• rradar

Should employees use their own equipment at work – yes or no?


Over the years, I have had numerous questions put to me, many of which boil down to the same issue – “What is wrong with me using my own (miscellaneous piece of equipment) at work?” often followed by the old chestnut “It’s health and safety gone mad!”


The equipment in question can range from an employee’s own radio to mains power tools. The employee assumes they are helping but in reality all they are doing is introducing new risks to the business – risks that have not been properly assessed.


When an employer purchases equipment to be used in the workplace, they should have detailed records of it, showing that it has been built to a specific British Standard, CE approved and designed for the task. The employer may have regular testing carried out and this should be documented as well.


Let’s take a look at a typical example:


An employee is working on site and finds that they need a particular size of drill bit. The company-supplied drill can’t take that bit so they bring their own power drill in from home as they know this will do the job.


Bearing in mind what we’ve already said about the need for documentation, standards and testing, the problem is immediately visible – how does the employer know that the drill just brought onto site hasn’t been bought second-hand? Where’s the maintenance history? Is there a hidden defect that could electrocute its operator once it’s been switched on?


You can see that what seemed like a simple case of an employee wanting to get a job done quickly has ramifications that could be, in a worst-case scenario, fatal.


Let’s take things a little further and imagine that nobody stopped the employee from bringing his own power drill from home for what he thought would be a five-minute job.


Because of a defect that nobody was aware of, there’s an electrocution accident and the employee is killed.


Under the law (Reporting of Injuries, Diseases and Dangerous Occurrences Regulations 2013 or RIDDOR), his employer MUST report the incident immediately. The act of reporting will start an investigation.


The investigation would be carried out by both the police and the HSE and the area where the incident took place would, in all likelihood, be cordoned off while this took place. This could, depending on the area, mean that all work would have to be stopped, leading to lost production/work time, business disruption and associated low morale within the workforce.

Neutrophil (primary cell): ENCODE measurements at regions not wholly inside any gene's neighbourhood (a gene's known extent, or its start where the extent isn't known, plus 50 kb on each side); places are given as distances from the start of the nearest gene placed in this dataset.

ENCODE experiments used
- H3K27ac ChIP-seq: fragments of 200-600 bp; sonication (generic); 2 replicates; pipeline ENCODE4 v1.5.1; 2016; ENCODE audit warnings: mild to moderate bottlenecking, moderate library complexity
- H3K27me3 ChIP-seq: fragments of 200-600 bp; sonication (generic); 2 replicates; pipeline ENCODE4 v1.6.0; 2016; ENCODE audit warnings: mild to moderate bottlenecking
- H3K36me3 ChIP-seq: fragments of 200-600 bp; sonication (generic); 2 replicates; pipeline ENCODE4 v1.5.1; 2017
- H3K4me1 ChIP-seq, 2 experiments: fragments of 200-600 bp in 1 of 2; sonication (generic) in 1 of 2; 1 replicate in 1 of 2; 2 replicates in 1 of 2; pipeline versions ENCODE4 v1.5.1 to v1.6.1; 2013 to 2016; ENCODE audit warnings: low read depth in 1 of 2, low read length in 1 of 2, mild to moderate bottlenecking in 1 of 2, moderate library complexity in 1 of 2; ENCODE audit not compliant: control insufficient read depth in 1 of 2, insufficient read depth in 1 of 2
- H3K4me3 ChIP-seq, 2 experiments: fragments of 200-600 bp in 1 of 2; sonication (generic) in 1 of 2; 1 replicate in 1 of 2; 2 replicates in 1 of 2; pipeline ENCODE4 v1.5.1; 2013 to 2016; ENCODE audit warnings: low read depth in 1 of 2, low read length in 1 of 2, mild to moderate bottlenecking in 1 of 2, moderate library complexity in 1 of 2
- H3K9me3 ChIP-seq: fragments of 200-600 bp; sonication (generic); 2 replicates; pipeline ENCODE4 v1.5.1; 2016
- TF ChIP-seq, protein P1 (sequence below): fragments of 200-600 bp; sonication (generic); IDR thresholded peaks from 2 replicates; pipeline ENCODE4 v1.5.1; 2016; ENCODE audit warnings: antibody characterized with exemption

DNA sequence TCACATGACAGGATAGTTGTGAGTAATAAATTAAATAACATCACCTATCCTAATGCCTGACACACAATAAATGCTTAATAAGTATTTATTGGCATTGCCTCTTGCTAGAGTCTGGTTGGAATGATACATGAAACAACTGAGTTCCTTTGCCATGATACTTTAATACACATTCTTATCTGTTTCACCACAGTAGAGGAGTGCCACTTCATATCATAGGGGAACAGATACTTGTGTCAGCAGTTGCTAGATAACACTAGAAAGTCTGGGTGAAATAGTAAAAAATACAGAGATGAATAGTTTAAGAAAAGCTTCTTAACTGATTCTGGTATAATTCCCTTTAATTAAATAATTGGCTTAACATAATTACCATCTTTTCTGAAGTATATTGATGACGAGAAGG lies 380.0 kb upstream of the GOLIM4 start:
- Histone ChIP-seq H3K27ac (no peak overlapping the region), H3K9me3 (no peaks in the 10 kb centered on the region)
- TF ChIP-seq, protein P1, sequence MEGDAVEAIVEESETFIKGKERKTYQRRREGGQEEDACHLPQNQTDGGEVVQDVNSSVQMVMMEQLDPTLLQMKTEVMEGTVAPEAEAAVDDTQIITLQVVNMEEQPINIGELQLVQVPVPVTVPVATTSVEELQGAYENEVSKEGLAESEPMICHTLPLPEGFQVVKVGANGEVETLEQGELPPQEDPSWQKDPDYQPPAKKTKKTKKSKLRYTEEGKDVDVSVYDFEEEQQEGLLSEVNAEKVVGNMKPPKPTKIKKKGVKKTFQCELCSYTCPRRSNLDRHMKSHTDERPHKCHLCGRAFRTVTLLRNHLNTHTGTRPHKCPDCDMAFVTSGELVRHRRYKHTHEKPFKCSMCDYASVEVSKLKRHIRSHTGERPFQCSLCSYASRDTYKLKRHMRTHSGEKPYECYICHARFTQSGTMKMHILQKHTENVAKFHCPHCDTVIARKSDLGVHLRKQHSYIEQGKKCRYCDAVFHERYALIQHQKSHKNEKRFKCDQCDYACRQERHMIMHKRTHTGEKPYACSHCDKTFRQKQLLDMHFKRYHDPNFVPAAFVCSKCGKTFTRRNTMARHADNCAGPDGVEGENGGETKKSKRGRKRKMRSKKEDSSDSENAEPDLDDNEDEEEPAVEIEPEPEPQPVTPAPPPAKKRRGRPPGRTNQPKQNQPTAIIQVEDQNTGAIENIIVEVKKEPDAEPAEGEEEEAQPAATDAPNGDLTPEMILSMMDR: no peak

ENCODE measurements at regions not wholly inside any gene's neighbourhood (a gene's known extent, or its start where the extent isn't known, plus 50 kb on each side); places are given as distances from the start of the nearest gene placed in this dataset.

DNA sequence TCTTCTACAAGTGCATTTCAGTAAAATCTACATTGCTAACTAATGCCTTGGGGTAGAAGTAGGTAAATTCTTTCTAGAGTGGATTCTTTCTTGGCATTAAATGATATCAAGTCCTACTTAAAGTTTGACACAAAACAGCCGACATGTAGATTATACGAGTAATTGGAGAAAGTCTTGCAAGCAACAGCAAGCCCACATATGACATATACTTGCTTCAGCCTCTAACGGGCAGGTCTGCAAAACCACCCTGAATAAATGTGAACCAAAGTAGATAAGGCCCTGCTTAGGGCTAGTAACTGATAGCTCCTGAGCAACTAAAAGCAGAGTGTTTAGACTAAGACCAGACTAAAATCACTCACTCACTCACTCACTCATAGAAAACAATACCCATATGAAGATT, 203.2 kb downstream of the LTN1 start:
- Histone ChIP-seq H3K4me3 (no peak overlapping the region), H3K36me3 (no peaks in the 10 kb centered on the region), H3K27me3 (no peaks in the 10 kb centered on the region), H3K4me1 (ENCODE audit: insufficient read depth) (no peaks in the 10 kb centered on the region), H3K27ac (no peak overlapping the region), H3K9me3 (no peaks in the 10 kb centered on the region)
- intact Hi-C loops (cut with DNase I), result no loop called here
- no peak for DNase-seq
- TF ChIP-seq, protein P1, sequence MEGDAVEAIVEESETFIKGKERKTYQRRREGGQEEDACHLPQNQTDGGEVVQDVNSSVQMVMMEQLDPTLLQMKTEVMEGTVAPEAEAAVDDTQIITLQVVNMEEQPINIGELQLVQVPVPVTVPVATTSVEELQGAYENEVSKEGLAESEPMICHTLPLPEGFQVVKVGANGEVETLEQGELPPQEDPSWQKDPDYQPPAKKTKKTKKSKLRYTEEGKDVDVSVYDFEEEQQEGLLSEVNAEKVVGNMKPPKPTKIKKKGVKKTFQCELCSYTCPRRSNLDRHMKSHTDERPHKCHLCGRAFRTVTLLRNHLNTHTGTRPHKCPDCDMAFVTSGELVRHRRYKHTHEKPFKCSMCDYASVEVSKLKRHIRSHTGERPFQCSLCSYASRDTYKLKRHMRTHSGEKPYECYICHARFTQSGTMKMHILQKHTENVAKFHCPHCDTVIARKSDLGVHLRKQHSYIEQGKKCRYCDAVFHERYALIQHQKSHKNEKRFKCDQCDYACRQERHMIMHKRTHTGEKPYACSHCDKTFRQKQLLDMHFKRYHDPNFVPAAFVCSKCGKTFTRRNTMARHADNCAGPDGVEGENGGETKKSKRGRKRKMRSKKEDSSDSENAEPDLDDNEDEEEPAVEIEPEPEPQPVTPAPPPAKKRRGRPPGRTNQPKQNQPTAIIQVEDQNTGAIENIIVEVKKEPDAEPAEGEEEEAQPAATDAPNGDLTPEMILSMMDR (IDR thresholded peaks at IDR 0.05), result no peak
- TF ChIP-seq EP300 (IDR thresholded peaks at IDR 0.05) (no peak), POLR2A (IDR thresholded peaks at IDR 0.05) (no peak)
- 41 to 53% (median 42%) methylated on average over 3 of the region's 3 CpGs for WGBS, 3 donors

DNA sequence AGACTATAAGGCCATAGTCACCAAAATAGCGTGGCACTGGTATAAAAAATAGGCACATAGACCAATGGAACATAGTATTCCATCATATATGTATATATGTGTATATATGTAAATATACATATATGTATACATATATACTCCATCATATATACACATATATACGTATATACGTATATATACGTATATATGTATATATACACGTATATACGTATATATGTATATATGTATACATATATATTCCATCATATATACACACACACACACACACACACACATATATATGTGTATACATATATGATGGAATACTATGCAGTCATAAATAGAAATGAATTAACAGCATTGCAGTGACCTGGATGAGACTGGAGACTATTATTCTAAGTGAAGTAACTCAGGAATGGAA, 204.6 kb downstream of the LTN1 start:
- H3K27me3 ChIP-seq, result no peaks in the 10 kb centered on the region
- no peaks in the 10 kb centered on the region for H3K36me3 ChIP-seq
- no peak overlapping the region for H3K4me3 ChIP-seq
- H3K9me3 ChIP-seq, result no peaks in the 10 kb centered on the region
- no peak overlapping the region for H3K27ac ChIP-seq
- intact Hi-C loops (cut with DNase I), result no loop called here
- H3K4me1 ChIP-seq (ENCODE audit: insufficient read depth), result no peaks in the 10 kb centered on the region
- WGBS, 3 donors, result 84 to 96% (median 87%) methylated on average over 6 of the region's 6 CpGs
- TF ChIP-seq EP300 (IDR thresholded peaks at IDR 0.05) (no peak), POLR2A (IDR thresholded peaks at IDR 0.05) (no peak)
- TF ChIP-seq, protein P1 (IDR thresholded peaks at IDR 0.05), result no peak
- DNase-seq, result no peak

So what would the HSE want to see? One of the first documents they would ask for would be the risk assessments relating to the task on which the worker had been employed and the equipment he had been using. The problem with our scenario is that the drill in question had not been assessed. That’s an instant breach of the company’s duty under Section 3 of The Management of Health and Safety at Work Regulations 1999.


3.—(1) Every employer shall make a suitable and sufficient assessment of —

(a) the risks to the health and safety of his employees to which they are exposed whilst they are at work; and

(b) the risks to the health and safety of persons not in his employment arising out of or in connection with the conduct by him of his undertaking.


The HSE have now discovered a material breach. This will result in the company being prosecuted and the HSE will be charging £124 per hour while working on this case, under the Fees For Intervention scheme (FFI). If a fine is imposed as a result of the breach, the FFI will be payable as well.


It gets worse because it may well be that in the course of their investigation, the HSE discover further H&S breaches and include these in the prosecution.


As if this was not bad enough, the beleaguered employer will discover that as of 1st February 2016, new sentencing guidelines have been in force for health and safety breaches. These guidelines will dramatically increase the fines that become payable for breaches and woe betide the employer who is charged with Corporate Manslaughter – fines are expected to run into millions. That’s not including the possibility of a prison sentence for individuals within the organisation.


And all because an employee was allowed to use their own equipment in the workplace!


Rradar recommends:

  • A clear policy stating `only equipment provided or approved by the company can be used on site or in connection with the business’

  • Communication – explain the reason for this to the employees e.g. the company would be liable for any faulty equipment and could be prosecuted. By using equipment ‘controlled’ by the company, the risk can be reduced

  • The employer should listen to the employee’s request and offer suitable alternatives following a suitable risk assessment

  • Monitor to ensure only approved equipment is used on the premises.